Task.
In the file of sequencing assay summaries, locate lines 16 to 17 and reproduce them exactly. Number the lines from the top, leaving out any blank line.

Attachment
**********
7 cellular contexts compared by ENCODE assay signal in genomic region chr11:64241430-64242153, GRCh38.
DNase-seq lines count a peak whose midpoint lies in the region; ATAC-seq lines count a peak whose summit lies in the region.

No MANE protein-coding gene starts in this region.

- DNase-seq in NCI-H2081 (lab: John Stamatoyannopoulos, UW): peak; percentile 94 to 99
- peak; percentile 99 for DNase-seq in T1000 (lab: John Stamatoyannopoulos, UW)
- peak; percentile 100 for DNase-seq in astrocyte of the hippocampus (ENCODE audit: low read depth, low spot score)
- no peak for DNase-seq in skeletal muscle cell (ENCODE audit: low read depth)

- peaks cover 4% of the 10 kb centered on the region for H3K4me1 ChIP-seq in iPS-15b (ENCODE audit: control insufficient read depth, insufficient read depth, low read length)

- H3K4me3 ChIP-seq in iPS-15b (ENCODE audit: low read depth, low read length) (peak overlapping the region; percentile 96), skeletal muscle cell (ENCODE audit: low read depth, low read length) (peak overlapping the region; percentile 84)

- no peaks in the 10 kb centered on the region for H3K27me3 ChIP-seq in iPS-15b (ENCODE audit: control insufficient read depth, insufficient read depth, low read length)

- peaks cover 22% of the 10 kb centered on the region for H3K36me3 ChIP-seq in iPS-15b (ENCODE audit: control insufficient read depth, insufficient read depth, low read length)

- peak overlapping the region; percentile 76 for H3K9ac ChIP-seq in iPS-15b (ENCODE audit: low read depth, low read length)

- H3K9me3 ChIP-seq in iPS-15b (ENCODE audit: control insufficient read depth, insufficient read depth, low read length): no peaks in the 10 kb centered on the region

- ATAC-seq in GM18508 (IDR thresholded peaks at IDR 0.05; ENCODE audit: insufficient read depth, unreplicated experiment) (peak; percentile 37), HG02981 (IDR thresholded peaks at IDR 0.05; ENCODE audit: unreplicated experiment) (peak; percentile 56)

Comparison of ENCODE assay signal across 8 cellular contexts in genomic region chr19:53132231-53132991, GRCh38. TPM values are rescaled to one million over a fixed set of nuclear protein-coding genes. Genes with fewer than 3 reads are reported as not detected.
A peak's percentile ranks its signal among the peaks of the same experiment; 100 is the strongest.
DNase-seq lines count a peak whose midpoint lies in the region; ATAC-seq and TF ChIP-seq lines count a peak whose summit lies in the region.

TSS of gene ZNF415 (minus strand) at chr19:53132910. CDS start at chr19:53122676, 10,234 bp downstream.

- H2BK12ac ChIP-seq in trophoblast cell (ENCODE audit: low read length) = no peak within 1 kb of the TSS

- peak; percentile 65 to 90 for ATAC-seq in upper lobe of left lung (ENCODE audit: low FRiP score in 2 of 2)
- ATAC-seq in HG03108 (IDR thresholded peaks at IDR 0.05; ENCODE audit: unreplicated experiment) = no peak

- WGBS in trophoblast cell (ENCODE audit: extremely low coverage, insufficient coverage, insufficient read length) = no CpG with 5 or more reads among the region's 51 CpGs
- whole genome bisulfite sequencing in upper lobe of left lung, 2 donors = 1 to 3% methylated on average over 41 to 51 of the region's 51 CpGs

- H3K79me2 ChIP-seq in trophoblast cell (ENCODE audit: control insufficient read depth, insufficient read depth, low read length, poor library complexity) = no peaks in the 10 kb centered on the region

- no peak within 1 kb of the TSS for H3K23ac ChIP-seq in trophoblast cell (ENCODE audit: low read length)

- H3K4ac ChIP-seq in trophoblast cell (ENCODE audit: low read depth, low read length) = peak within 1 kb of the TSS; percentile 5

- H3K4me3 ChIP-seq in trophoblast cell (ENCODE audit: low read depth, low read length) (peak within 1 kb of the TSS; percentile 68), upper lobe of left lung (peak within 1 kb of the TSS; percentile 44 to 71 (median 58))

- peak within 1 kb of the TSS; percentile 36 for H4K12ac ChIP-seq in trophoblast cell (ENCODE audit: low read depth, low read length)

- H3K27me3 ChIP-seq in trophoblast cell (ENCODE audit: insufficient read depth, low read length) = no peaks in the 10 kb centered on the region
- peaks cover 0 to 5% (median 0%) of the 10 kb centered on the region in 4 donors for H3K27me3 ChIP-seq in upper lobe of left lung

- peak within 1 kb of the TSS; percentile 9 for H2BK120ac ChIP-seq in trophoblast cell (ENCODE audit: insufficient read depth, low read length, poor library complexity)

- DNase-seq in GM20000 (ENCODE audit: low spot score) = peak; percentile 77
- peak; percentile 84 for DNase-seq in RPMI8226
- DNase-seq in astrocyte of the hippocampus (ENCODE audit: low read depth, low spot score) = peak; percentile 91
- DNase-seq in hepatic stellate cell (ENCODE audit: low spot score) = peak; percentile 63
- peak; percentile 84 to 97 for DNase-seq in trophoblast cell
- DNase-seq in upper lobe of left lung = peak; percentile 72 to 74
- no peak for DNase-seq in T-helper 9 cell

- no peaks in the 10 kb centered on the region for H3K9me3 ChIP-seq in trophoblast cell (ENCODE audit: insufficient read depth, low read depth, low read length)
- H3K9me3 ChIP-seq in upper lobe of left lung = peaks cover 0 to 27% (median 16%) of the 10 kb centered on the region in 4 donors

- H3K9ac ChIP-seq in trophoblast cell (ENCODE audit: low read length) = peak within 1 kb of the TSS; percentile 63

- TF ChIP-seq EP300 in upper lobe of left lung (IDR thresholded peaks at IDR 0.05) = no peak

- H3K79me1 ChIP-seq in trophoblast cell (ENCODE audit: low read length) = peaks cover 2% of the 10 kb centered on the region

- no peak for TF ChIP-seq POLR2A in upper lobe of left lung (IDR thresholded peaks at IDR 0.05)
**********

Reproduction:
A peak's percentile ranks its signal among the peaks of the same experiment; 100 is the strongest.
DNase-seq lines count a peak whose midpoint lies in the region; ATAC-seq and TF ChIP-seq lines count a peak whose summit lies in the region.